Friday, December 21, 2012
JCPA poll shows Israelis do not think pigs can fly
IMRA Weekly Commentary..
20 December '12..
Typical polls of the Israeli public ask respondents if they would be willing to make concession "x" in exchange for peace.
The problem is, of course, that concession "x" isn't in exchange for "peace" but instead for a "piece of paper" with some signatures.
While policy advocates from various left wing groups may be convinced that a piece of paper is the same thing as peace, the onus is on them to prove that the Israeli public shares their optimism.
Hats off to the Jerusalem Center for Public Affairs for commissioning a detailed poll to explore just what kind of confidence the Israeli street has in the efficacy and durability of the underlying elements of the programs that the "land for piece of paper" school advocates.
The findings are stunningly clear.
Here are some excerpts of results for Israeli Jews polled by Dahaf the end of November 2012:
Would a withdrawal to the 1967 borders and the division of Jerusalem bring about anend of the conflict? Yes 15% No 83%
Which is preferable for ensuring security–defensible borders or peace?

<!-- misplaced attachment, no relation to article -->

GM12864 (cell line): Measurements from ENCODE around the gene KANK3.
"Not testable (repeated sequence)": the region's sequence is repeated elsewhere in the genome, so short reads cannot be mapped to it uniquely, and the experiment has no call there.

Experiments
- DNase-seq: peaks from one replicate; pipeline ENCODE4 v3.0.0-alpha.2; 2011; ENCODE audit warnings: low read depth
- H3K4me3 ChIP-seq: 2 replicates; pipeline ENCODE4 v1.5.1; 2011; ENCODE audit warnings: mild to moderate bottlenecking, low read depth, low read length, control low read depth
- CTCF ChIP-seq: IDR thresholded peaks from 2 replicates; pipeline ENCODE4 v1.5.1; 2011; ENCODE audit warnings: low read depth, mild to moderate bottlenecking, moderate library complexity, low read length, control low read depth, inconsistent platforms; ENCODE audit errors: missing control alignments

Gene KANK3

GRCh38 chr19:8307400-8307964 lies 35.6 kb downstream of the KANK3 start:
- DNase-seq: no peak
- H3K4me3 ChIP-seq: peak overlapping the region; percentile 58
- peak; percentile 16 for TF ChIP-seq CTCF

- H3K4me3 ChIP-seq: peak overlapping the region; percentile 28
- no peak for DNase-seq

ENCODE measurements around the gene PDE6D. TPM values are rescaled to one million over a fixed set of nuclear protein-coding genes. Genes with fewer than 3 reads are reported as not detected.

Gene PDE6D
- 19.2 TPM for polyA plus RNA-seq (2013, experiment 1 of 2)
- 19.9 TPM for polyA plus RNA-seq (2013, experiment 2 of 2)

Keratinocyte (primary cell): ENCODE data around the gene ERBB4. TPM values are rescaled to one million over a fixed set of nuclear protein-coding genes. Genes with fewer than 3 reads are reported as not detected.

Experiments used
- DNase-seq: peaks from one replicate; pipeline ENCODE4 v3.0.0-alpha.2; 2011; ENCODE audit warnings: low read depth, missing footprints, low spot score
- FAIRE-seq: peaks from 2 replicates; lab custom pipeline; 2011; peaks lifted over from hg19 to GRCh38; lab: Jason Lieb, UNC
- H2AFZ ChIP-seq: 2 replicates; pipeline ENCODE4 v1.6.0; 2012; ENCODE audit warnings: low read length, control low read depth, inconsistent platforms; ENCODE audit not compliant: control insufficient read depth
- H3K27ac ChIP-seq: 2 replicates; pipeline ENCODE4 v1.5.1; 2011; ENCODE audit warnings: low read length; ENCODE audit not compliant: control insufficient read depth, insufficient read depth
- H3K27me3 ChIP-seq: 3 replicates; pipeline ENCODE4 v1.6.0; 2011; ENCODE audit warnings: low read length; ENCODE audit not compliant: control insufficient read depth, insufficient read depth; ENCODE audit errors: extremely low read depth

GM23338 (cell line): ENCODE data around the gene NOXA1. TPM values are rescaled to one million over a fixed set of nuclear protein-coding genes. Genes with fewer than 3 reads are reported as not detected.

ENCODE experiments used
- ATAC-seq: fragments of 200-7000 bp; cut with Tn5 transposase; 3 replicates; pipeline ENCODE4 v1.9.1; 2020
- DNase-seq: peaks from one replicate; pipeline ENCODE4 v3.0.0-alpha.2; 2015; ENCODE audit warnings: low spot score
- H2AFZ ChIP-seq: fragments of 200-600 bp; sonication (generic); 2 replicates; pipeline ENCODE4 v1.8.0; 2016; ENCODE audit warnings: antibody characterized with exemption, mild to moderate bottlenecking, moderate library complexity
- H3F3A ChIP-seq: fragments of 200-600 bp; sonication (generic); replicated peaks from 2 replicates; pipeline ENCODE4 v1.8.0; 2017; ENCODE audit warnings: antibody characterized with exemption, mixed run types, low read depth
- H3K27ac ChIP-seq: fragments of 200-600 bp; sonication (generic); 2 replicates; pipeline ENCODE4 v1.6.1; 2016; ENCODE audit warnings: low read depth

Peace: 26% Defensible borders: 61% Both: 7% Impossible to ensure security: 3%
Preserving security after withdrawal from the Jordan Valley
One can rely on foreign forces: 16%
Security only in the hands of the IDF: 78%
Can one rely on foreign forces to prevent arms smuggling?
From Egypt to Gaza (relying on the Egyptian army)
One can rely on them 9%
One cannot rely on them 90%
From Jordan to the West Bank (relying on the Jordanian army)
One can rely on them 23%
One cannot rely on them 74%
Can one rely on the Palestinian Authority to prevent the smuggling of arms
and terrorists into the West Bank?
No: 73% .
Can one rely on the Palestinians ensuring freedom of worship for Jews?
Bottom line: When the average Israeli hears someone lecturing about how we should make "hard decisions" (= concessions) in order to implement a "two state solution" that will bring peace for Israel, that average Israeli isn't thinking to himself "gee – he's right!" – he is more likely to be thinking "right – if pigs could fly."